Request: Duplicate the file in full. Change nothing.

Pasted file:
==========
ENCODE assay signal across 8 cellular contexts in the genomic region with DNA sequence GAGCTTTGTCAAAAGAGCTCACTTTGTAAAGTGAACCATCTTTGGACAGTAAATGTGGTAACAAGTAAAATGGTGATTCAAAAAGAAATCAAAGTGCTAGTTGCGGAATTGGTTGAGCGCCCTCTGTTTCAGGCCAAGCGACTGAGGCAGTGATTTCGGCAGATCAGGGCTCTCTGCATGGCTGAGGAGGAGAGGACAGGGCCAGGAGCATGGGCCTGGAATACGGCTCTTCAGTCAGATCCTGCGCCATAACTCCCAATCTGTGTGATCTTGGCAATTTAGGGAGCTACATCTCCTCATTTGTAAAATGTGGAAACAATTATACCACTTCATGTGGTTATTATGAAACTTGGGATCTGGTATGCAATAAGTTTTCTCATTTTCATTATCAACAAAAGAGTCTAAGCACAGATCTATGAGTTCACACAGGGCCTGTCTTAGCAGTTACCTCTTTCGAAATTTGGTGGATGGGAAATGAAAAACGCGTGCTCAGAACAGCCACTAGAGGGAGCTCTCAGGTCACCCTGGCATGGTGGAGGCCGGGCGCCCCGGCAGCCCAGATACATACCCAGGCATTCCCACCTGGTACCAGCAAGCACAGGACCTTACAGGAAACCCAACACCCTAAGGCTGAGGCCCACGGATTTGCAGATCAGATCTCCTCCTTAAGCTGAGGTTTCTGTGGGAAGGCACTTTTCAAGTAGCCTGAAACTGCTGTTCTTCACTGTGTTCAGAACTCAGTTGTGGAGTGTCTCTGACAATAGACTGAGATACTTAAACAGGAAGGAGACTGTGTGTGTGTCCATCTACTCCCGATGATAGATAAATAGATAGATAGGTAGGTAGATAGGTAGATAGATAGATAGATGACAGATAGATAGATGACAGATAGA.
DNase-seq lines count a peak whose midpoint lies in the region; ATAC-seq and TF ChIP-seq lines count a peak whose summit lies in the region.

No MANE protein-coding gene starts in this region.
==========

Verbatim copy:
ENCODE assay signal across 8 cellular contexts in the genomic region with DNA sequence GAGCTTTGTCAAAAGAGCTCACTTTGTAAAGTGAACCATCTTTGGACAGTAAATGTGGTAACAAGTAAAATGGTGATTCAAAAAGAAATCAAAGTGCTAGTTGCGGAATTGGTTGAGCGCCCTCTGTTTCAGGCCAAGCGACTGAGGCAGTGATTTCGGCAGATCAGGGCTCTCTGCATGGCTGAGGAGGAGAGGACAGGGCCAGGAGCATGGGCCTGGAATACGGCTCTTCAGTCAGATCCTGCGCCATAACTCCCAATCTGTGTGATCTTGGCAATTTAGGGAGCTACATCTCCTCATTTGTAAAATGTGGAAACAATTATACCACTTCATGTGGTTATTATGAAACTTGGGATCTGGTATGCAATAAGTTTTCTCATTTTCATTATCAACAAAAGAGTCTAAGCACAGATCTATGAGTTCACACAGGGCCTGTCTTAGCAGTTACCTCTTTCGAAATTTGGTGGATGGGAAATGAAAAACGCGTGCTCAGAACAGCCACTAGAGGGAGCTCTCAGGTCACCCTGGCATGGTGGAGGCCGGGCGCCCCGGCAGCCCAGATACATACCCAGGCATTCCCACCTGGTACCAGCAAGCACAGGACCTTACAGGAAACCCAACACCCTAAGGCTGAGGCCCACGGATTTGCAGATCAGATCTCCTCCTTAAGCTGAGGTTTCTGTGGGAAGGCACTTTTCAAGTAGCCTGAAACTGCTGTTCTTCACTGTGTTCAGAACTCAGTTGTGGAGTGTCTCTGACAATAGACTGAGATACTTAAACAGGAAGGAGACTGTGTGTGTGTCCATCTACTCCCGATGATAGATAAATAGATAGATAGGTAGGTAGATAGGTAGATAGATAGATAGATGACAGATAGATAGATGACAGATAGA.
DNase-seq lines count a peak whose midpoint lies in the region; ATAC-seq and TF ChIP-seq lines count a peak whose summit lies in the region.

No MANE protein-coding gene starts in this region.